the ceremonial charging of the champagne glasses en route to Madrid and
later at the podium ceremony, I couldn't help but notice the
disenchanted look on the face of Cadel Evans on the final stage of the Vuelta a EspaÃ±a.
Sure, there were a number of things that went wrong or at least not in Evans' favour throughout the three weeks of the Vuelta.
Though one could argue that such are the vicissitudes of riding a
three-week tour, and racing to win, which only accentuates those peaks
Encouragingly, his breathing and health problems encountered at the Tour de France appear to be under control; he has proven to himself, his team and his fans that Cadel Evans continues to be a grand tour contender; and come September 27 in Mendrisio, Switzerland, he has what it takes to be a player in the world championship road race.
But perhaps what lingers loudest for this most staunch advocate of clean cycling is that the overall winner of the Vuelta, Alejandro Valverde, still has a case to answer for, where both the Union Cycliste
Internationale and the World Anti-Doping Agency wish to impose a ban Ã¢â¬â
currently effective only in Italy Ã¢â¬â that extends to all corners of the
globe for the Spaniard's involvement in OperaciÃ³n Puerto.
Exactly what and how deeply Valverde was involved with Puerto may never be known.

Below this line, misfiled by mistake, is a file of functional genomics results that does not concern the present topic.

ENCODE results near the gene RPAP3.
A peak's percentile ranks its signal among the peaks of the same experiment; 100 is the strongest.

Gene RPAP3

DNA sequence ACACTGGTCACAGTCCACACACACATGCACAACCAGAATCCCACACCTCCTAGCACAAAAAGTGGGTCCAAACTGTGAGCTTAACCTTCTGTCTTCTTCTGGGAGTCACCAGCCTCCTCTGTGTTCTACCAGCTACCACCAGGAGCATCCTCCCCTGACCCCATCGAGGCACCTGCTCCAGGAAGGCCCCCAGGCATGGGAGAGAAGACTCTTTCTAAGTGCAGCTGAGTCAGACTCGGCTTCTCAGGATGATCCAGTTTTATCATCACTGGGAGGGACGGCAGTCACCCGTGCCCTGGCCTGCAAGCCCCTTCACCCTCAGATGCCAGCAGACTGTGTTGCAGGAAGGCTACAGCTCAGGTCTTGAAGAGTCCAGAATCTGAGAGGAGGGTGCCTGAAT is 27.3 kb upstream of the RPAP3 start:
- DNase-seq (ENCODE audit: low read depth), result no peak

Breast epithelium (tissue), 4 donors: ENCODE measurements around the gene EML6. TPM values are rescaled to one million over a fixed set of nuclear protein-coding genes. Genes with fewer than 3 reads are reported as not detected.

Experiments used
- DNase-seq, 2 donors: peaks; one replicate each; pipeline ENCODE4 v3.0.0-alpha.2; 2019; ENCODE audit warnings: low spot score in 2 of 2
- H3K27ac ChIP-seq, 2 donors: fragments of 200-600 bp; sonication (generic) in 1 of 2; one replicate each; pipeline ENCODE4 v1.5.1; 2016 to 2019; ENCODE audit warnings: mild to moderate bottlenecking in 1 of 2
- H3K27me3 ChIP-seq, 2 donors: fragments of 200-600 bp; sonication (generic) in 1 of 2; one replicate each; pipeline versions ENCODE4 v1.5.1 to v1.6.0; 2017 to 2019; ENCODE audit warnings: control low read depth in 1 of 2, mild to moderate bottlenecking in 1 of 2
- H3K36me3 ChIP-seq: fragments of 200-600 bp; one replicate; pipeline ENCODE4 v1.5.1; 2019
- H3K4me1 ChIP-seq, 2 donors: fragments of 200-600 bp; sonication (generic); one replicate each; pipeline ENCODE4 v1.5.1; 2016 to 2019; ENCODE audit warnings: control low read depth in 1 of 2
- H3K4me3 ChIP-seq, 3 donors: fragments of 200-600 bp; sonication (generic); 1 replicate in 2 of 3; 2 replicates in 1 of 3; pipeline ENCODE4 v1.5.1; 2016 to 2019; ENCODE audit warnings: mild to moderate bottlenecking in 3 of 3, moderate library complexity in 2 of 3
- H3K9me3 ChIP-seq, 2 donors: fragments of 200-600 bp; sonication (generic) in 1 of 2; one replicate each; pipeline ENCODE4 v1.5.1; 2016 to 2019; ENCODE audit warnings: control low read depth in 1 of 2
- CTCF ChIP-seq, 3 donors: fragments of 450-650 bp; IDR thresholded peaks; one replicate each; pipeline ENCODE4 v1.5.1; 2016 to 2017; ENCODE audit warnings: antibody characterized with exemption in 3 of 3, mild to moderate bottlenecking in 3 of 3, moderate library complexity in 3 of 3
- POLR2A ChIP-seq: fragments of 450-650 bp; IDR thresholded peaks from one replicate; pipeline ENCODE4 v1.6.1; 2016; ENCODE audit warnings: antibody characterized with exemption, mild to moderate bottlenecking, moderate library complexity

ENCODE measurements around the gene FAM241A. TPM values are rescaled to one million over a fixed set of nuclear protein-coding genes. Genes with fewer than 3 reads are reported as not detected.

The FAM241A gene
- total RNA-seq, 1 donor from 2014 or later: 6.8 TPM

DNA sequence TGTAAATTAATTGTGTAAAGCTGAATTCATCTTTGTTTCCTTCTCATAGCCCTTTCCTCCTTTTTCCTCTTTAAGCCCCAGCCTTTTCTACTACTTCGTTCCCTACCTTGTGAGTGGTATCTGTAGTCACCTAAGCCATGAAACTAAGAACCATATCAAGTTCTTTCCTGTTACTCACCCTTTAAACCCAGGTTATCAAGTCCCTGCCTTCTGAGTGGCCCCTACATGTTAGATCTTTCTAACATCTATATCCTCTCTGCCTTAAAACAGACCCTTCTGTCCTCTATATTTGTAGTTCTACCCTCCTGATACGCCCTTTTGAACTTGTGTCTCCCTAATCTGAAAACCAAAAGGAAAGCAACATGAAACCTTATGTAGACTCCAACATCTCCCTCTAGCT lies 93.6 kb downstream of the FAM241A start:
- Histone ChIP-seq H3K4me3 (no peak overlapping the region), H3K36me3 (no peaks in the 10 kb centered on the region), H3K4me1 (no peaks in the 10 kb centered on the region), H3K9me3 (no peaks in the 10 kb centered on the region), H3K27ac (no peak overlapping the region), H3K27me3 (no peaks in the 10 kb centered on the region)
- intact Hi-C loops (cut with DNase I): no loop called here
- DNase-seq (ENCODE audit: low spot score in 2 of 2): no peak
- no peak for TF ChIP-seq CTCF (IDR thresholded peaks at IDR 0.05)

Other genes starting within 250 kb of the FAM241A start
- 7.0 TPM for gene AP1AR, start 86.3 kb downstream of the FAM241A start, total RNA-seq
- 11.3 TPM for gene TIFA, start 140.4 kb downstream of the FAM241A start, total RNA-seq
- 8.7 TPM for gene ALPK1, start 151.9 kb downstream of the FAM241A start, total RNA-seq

To the outsider, one may have the impression that the peloton knows things they don't, but that's not always the case.
I remember reading the early chapters of Allan Peiper's
autobiography not so long ago, where he mused about his first trip to
Europe, aged seventeen.
Before too long, he was living at the home of
the Planckaerts and shared a room with Eddy Planckaert, the scion of a great Belgian cycling dynasty.
Peiper and Planckaert
may have been in their teens, but they already lived and breathed the
lives of top-flight professionals. "We trained every day, no matter
what the weather was like. Every night we were in bed by nine o'clock.
We were totally committed, totally dedicated, and that commitment and
dedication brought us results,"Peiper wrote.
"Unfortunately though," he added, "in cycling, good results can be put down to another reason Ã¢â¬â drugs."
One weekend, Peiper
recalls winning a junior road race by five minutes on the Saturday,
then the following day, he lapped the field to win again. "Someone was
convinced that I was doped and they were out to get me, but I passed
both tests," said Peiper.
"I could have got hold of drugs if I'd wanted to. I wasn't naÃ¯ve."
The rumours about Peiper
and others he rode with were incessant, and unfounded. Although he
doesn't say so, perhaps it's a reason why the blue-eyed, silver-haired
Aussie, now a sport director at Columbia-HTC, found himself oblivious to the whole scene.
was like being aware of music in the background but not listening to
it. I was the same when I turned pro: it was all around me, but not
only did I not get deeply involved in it, most of the most I didn't
even see it."
Maybe, Peiper speculates, the whole drugs thing
went over his head because of the attitude since his formative years,
which was to be interested only in his own affairs and what he was
doing Ã¢â¬â not what others were doing (or taking).
Maybe this is how Evans, despite the controversy and rumour that surrounded this year's Vuelta, not to mention the mishaps he suffered during the race, fought valiantly throughout the past three weeks.
A champion is one who triumphs in adversity. As many of you have already said, I believe Cadel has done just that.